She tried several times, but each time the greedy heads drank it before she could get her lips to the cup.

She went into the room where the dog was kept.

“Where can I find a comfortable chair and a book?” she asked.

“Tap on the floor three times,” the dog said.

Lucy did as he said, and a chair appeared, and beside it a table filled with books. Lucy opened one of the books and looked at the pictures.

“I cannot see them,” said the head with the red hair. Lucy moved the book to one side.

“I should think you would remember that you have three heads,” said the head with the dark hair. “How do you expect me to see if you keep the book over that side?”

Lucy moved the book to the other side, and then the head with the red hair began to fuss again.

“Oh dear!” said Lucy. “You are the most selfish heads I ever saw. I will go to the cow and see if she can help me,” she said.

“Where can I find a bed?” she asked the cow. “These heads have just tired me out.”

“I will get you one,” said the cow. “Moo, moo!” she called up and from the floor came a bed.

Lucy lay down upon it. “I do not want to go to sleep,” said the head with dark hair. “I do,” said Lucy. “I am tired and I am going to sleep; you can stay awake if you wish to.”

“I do not feel tired,” said the head with red hair; “I feel like singing,” and it began to sing so loudly that Lucy had to get up.

“I’ll go to the owl and see if he can help me,” she said, as she went out of the room.

She went into the room where the owl was and opened the window. The owl hid its three heads.

“You are such a wise bird,” she said to the owl, “I wish you would tell me what to do with these new heads; they quarrel all the time.”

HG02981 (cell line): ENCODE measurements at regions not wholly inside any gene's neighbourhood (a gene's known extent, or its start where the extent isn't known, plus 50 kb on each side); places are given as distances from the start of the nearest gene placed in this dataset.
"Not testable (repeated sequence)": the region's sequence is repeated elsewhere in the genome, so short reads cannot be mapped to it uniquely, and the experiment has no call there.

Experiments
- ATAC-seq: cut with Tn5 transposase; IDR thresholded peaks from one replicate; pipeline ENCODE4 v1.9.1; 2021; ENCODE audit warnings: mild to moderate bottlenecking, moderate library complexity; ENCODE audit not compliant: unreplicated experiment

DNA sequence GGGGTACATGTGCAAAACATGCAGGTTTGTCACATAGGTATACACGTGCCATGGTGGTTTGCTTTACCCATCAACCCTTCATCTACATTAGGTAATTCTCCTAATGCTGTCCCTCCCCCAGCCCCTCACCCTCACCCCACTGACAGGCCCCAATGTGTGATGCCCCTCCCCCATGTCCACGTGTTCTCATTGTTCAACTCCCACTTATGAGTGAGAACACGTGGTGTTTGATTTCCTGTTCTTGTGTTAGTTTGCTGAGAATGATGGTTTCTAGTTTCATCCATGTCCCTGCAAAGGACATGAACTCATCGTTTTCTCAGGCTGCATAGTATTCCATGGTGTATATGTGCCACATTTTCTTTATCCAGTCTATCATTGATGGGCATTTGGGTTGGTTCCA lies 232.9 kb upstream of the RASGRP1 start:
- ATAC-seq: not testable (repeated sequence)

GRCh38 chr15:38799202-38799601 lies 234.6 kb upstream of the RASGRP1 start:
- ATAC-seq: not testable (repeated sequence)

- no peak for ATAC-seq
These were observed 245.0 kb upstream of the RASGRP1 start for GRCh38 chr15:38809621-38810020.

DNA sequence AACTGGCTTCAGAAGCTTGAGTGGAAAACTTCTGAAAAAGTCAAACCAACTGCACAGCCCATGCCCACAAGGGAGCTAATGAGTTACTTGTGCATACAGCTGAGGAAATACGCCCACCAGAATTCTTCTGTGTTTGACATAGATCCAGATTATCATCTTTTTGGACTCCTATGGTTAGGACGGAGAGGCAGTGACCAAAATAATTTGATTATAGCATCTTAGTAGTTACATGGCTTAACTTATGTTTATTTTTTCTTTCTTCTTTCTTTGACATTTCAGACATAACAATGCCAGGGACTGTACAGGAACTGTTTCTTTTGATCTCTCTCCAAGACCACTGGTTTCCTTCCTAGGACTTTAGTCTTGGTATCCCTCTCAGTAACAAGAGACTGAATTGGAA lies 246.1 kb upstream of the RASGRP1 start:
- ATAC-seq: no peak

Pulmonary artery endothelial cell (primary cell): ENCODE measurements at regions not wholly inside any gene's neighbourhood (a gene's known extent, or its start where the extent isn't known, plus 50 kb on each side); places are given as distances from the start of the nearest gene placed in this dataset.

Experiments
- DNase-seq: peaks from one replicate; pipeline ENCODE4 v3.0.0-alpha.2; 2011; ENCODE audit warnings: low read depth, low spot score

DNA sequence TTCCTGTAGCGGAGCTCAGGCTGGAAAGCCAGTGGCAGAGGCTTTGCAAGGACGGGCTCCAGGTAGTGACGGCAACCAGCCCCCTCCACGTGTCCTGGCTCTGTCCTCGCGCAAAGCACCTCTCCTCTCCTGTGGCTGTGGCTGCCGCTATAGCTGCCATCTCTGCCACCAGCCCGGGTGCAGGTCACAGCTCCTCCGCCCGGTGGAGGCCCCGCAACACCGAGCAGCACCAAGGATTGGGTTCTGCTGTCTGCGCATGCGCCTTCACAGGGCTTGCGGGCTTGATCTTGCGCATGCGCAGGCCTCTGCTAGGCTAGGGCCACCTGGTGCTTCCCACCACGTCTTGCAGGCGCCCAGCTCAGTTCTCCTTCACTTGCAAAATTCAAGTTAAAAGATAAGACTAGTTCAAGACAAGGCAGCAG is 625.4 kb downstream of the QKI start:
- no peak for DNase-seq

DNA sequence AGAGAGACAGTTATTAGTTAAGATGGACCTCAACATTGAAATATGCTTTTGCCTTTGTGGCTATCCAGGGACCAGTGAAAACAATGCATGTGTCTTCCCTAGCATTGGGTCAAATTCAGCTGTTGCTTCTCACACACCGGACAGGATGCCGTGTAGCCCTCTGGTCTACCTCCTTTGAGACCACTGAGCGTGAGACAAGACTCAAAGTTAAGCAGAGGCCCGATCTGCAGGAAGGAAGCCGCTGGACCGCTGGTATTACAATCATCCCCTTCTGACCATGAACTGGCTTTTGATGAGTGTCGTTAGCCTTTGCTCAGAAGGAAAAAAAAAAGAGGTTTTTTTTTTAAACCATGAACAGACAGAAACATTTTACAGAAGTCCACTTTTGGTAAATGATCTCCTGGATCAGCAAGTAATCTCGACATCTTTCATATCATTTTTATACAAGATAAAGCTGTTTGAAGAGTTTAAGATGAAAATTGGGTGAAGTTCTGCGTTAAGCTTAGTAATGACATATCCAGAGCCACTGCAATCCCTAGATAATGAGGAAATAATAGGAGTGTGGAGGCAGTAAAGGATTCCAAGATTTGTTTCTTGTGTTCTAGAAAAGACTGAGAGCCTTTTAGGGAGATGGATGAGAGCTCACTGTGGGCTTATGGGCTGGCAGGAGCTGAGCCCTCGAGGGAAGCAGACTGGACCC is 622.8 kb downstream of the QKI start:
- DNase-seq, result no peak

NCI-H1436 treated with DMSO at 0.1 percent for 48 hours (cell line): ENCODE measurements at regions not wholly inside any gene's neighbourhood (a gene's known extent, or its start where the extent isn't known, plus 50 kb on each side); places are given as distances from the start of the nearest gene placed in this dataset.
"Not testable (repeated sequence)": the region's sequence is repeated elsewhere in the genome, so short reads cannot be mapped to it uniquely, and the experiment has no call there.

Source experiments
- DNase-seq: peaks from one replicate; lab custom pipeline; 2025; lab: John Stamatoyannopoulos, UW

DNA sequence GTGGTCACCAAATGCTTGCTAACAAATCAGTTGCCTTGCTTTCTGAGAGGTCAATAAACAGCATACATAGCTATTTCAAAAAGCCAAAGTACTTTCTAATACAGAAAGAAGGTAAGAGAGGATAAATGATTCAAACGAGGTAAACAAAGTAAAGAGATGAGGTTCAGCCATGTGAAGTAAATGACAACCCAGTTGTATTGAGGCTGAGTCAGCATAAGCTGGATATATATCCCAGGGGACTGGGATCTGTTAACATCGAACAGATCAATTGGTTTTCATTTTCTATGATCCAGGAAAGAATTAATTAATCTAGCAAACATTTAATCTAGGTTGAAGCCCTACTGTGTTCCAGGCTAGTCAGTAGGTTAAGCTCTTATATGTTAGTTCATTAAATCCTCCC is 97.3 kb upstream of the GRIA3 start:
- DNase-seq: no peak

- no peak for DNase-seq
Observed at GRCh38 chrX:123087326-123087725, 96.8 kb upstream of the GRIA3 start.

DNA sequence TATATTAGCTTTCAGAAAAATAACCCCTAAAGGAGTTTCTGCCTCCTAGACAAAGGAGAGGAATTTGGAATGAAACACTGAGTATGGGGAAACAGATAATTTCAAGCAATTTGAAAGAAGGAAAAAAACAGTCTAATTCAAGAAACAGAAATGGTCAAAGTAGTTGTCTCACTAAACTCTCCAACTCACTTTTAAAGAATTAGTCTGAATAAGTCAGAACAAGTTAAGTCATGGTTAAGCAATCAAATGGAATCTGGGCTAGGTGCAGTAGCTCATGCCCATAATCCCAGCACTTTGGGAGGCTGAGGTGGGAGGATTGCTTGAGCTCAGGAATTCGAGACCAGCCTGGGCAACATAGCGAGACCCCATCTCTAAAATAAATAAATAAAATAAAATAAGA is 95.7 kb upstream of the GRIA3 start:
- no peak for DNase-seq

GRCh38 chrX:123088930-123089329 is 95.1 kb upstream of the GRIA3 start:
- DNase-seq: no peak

“Who-who!” said the owl.

“I cannot understand how any one could ever think you were wise,” said Lucy; “all you can say is who-who. I wish I could be rid of these troublesome heads.”

“Why don’t you, then?” said the head with red hair. “We come off if you pull hard.”

“I never thought of that,” said Lucy, pulling at the head with red hair.

Off it came and flew through the window.

Then she tried the other and it came off and followed the other through the window.

“Would you like to be rid of your extra heads?” Lucy asked the owl.

“Who-who,” answered the owl.

“You silly bird!” said Lucy, pulling at his extra heads. Off they came and followed Lucy’s heads.

“Let’s go to the cow,” said Lucy, “and take off her heads.”

The owl tried to follow her, but bumped against the wall and fell to the floor.

“Oh, I forgot that you could not see in the daytime,” said Lucy. “I’ll put you on my shoulder,” she said, picking him up from the floor.

“Would you like to get rid of your extra heads?” Lucy asked the cow.

“Of course I would,” she said. “How did you get rid of yours?”

“I will show you,” said Lucy, pulling at the cow’s extra heads. Off they came and out the window they flew.

“Well, I never should have thought of that,” said the cow.

“Let us go to the cat and the dog and the horse,” said Lucy, “and help them to get rid of their troubles.”

Each of them said they had never thought to try pulling the extra heads off, and they were very grateful to Lucy for helping them.

The heads all flew out of the window and that was the last that was ever seen of them.

“I think we should get out of this place as soon as we can,” said Lucy. “Old Three Heads might get us again.”

They hurried out of the house and soon were in the woods a long way from the castle.

“Did Old Three Heads get you?” asked the animals they met in the woods.

Lucy told them he did. “But he will not bother you,” she said, “if you keep away from his house, and I warn you that three heads are a nuisance, and you may not be so fortunate as we have been in escaping from them.”

“Did you have to feed them all?” asked a squirrel.

“Yes,” answered Lucy, “or at least I tried to, but they quarreled so that I had to go without.”

“I will never go near Old Three Heads,” said the squirrel. “I have all I can do to take care of one head.”

“I have had my lesson,” said Lucy. “I shall never look into rooms again when the door is closed, for one head is all I care to have.”